“I see you over there,” Said a small, squeaky voice from our back door. We were busted. Our 6 year old daughter got out of bed for water and saw us playing baseball outside. She laughed, and I made a note to myself at the gratitude that I felt. My daughter got to see her parents having fun together. My daughter would know her mommy and her daddy loved each other.

And what was my gratitude is now my hope…that somehow this remains the same. Please, sweet girl, know: Mommy and Daddy loved each other: then, now, always.

The Fantasy of a New Widow

I wish I could take up a drinking habit. I fantasize about it often these days.

Not the kind of habit where I go out with friends, get hammered, and hit the drive thru on the way home; All of us laughing, listening to Rihanna songs.

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No.

I want the nastiest most painful vodka. I want to be alone with my misery. I want to be alone and lose my mind. My eyes smeared of mascara, my hair greasy and unwashed… This is the fantasy I have for myself. A drinking habit.

It can’t happen though.

I have little people looking to me for guidance through this confusing time. I have dear loved ones watching me, ready to catch me… and I really don’t want anyone to have to catch me.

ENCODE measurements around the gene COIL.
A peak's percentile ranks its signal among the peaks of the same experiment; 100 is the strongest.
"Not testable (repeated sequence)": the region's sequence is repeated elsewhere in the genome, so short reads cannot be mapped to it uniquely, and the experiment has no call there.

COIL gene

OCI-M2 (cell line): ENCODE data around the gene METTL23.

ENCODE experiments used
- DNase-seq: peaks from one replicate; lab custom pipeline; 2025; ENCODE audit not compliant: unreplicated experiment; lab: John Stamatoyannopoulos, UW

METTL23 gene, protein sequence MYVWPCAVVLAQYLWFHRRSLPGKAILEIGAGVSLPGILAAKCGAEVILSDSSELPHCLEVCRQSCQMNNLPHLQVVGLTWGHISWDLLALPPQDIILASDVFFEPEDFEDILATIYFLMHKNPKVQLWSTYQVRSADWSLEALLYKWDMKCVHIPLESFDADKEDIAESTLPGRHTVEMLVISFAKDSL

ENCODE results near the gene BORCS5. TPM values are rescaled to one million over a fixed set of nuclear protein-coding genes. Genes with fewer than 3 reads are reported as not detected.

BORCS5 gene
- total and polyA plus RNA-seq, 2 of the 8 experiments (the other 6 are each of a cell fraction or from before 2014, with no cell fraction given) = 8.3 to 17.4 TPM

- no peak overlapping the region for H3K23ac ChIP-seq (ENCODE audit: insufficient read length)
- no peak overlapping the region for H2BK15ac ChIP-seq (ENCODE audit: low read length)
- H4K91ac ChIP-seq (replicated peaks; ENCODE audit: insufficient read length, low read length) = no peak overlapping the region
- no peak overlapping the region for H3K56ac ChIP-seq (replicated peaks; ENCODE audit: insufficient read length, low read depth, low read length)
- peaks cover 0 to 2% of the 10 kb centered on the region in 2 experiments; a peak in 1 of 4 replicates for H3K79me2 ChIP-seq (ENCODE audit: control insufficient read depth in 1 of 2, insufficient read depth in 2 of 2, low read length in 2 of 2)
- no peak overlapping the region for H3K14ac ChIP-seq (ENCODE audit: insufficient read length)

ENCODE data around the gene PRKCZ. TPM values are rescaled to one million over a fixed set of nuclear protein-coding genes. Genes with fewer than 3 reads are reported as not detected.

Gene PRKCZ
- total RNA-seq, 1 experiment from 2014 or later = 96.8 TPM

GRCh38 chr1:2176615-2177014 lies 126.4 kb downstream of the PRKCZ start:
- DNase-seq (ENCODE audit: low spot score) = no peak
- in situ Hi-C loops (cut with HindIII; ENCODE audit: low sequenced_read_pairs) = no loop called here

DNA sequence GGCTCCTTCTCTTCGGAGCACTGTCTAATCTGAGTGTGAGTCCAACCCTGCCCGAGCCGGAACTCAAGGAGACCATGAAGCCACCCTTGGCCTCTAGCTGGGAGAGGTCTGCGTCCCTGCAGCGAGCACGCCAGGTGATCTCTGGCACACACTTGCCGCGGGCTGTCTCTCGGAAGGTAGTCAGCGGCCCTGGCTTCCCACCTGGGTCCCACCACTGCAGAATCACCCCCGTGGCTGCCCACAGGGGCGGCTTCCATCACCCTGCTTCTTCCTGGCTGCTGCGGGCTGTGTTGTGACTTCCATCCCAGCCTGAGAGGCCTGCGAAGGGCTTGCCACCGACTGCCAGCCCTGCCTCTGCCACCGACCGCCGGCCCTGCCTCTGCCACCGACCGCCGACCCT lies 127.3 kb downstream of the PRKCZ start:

I also have a belated husband who took great pride in my happiness. So I have to be happy. I have to wash my hair and drink coffee. I have to cry into a glass of good wine before going to bed early because the kids wake up for school in the morning. For him, I have to find happy.

But I really want vodka.

 

My Guy – A Tribute to my late Husband

          Scott and I were two children pretending to be adults when we met. The sense of relief we felt upon meeting one another was instant. We recognized something familiar in the other, and from that moment on, we didn’t have to pretend any more, and we became inseparable. I’ve been asked what it’s like to fall in love – for me, it was like I spent my whole life holding my breath and upon meeting him, I could finally exhale.